American University of Beirut, Lebanon
Selim holds a Bachelor in Neurocience from McGill University in Montreal, a Master's degree in Industrial Engineering and a PhD in Industrial Engineering from the École Polytechnique de Montréal and the University of Montreal. With a multidisciplinary background merging healthcare and technologies Selim has focused his research on the field of healthcare technologies in an aim to contribute to the development of this particular field. Assistant Professor at the American University of Beirut, he is active in the field of entrepreneurship and healthcare simulation, working to breaking barriers to the initiatives in that regard.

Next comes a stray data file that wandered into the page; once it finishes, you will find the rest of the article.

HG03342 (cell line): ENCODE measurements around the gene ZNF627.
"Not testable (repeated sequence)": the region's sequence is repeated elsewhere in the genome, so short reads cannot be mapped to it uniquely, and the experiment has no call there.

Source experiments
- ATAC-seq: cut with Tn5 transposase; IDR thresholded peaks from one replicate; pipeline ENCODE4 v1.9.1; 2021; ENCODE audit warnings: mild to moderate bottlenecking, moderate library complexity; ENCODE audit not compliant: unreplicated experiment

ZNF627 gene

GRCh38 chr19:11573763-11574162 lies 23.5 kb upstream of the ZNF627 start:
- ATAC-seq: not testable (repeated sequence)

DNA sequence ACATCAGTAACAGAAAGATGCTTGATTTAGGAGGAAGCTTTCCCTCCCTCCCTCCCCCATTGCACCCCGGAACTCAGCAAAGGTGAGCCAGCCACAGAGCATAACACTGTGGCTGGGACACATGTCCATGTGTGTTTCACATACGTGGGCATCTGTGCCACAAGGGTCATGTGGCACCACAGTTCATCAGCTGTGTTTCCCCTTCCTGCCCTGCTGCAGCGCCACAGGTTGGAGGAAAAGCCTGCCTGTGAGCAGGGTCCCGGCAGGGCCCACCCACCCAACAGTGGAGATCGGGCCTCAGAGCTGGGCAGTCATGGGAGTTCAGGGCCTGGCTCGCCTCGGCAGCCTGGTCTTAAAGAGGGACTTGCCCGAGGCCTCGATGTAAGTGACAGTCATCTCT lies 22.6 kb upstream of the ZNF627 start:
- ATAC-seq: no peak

Background:It is clear through the literature and newly implemented regulations that the involvement of End-Users in the development of medical device technologies (MDTs) is a matter of growing interest. Many advantages are perceived by this involvement like an easier implementation, a faster acceptance, a lower resistance to technology and an overall safer healthcare services provided. However, this involvement is often perceived by manufacturers as imposed and its application comes with a series of barriers. In this research we will try to identify manufacturers’ perceptions regarding this involvement and underline their concerns and vision. Methods: We conducted in-depths semi-structured interviews with 22 participants representing major MDT manufacturers key-players in the field. Each interview lasted an average of 1h and 15 minutes and participants were asked about their perception regarding End-User involvement in MDT Development processes, ranging from the criteria of selection of the End-Users, the forms of involvement, the potential impact of this involvement as well as the barriers, concerns and skepticism regarding it. Results:It is clear that even though the involvement of End-Users in MDT Development process is often considered as a positive step towards safer healthcare services, manufacturers still show some form of skepticism towards this initiative. They question End-Users’ maturity and prefer to deal with “lead-users”, they point out several barriers in regards to project duration, costs, administrative complications, but admit advantages regarding an easier subsequent implementation of MDTs and an easier acceptance of their outcome in the market. Conclusion: End-Users’ involvement in MDT Development processes is still conducted in an ad-hoc manner but its standardization can be promising and contribute towards an optimization of the development processes. Additional works have to be done mainly regarding End-Users selection criteria, levels of involvement and forms of implication.